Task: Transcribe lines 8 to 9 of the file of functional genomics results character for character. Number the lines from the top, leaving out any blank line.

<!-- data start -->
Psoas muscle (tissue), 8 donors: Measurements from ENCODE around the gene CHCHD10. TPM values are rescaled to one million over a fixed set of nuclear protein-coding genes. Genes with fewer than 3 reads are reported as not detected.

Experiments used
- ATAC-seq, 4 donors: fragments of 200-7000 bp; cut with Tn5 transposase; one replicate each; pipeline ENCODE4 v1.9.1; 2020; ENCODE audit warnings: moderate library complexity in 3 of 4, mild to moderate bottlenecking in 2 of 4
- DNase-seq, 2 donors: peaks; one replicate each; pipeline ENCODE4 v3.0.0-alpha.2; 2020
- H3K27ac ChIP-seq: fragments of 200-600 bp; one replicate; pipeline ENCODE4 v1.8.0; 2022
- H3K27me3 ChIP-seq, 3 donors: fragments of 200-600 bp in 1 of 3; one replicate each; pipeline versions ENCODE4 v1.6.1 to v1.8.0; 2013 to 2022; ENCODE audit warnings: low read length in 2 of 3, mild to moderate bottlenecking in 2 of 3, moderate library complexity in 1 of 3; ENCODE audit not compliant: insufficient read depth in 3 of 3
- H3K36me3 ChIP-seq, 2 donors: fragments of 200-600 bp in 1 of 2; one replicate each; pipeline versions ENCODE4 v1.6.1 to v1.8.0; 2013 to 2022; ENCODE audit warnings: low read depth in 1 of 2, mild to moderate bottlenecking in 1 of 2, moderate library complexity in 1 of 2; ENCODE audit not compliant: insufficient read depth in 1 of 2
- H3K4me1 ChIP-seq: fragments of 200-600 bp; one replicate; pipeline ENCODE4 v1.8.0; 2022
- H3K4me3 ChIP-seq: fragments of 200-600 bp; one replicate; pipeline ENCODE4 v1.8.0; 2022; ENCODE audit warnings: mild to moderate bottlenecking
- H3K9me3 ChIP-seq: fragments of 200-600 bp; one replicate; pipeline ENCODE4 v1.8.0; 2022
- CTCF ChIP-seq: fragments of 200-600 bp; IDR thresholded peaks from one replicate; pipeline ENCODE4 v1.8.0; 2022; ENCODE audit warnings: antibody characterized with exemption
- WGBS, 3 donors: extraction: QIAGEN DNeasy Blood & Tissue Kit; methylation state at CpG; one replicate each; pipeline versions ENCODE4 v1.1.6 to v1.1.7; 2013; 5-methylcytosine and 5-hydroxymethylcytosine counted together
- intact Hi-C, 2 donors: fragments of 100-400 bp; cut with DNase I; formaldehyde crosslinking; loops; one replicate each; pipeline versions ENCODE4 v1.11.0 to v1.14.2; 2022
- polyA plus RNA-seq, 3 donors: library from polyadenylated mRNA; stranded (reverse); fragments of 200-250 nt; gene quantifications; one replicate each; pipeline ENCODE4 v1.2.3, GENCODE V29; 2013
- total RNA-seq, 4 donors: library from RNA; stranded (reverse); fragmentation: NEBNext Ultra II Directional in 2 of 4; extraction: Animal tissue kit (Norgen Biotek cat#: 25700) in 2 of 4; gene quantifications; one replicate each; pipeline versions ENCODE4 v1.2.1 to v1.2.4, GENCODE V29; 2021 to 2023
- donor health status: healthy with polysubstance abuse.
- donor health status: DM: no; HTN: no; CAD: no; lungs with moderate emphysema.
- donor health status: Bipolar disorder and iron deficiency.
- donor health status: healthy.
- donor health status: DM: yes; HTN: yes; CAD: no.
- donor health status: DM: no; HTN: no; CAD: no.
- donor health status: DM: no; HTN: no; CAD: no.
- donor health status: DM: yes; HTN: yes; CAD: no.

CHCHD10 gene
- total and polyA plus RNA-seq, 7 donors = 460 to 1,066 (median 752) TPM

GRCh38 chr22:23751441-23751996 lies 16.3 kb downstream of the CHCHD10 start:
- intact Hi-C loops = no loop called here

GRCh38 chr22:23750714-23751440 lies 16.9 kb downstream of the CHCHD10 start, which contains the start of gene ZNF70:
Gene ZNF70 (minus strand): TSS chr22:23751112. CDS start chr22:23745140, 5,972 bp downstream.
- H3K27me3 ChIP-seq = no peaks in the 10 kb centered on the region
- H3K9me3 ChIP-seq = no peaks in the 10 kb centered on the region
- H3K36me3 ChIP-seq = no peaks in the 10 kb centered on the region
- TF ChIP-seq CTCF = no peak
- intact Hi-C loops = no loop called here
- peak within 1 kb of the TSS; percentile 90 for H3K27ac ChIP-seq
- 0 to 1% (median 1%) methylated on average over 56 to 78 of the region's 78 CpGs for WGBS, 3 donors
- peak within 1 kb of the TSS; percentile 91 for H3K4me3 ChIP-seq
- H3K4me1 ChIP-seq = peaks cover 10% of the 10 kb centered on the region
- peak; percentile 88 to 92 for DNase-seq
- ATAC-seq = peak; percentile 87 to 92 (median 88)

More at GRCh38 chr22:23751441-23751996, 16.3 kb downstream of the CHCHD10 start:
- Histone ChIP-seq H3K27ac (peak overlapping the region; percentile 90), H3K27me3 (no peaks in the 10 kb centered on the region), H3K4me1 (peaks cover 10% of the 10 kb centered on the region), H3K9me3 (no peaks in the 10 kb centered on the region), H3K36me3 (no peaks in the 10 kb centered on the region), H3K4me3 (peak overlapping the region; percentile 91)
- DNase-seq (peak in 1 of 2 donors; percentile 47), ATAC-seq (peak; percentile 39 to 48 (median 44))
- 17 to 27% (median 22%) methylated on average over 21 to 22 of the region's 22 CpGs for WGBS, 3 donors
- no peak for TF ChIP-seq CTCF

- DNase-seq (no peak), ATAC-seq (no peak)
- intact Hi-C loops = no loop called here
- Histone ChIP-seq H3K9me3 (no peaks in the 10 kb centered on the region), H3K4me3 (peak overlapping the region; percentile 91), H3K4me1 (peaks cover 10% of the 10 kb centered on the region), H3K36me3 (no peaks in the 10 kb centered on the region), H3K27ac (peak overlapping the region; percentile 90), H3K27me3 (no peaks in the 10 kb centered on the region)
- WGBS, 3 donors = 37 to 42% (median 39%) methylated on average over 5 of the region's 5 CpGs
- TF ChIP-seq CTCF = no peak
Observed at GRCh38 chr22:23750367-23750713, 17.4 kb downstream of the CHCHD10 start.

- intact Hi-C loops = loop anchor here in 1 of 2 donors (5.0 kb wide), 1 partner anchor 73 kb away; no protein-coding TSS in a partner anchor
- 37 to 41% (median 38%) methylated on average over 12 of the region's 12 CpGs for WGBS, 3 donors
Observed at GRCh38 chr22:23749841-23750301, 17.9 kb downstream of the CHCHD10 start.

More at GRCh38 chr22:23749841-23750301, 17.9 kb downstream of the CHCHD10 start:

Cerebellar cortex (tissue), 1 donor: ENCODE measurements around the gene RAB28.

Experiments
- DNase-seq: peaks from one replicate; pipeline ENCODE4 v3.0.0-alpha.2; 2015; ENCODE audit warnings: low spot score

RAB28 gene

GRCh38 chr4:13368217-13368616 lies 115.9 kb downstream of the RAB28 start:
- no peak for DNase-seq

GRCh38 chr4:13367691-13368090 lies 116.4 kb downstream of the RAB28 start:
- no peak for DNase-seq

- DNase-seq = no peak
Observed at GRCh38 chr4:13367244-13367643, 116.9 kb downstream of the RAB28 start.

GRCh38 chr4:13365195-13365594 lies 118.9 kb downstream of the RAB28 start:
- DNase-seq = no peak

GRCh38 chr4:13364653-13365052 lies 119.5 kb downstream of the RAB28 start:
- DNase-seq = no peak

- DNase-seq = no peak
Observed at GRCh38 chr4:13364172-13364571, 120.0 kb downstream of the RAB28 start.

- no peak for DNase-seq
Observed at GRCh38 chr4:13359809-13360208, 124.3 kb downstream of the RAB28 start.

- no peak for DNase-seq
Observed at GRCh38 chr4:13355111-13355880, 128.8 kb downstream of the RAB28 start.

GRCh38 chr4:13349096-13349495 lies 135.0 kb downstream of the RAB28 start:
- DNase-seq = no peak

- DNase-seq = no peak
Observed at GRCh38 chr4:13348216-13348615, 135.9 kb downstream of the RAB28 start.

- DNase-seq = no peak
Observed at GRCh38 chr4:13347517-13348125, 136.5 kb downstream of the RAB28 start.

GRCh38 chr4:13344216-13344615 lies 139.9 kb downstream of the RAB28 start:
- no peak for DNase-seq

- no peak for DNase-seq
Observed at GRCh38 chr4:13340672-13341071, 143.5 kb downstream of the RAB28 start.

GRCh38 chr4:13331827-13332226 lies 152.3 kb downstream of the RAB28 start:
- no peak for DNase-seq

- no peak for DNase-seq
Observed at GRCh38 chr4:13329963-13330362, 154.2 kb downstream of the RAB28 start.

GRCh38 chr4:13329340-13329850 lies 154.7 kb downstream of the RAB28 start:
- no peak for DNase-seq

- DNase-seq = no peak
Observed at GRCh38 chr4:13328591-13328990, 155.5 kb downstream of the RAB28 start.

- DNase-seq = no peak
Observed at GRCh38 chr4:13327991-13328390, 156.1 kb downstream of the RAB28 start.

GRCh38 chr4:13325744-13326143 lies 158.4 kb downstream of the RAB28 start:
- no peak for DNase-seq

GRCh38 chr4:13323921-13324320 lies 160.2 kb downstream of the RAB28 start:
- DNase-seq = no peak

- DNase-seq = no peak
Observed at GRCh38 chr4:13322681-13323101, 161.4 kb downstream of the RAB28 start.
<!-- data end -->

- H3K4me1 ChIP-seq: fragments of 200-600 bp; one replicate; pipeline ENCODE4 v1.8.0; 2022
- H3K4me3 ChIP-seq: fragments of 200-600 bp; one replicate; pipeline ENCODE4 v1.8.0; 2022; ENCODE audit warnings: mild to moderate bottlenecking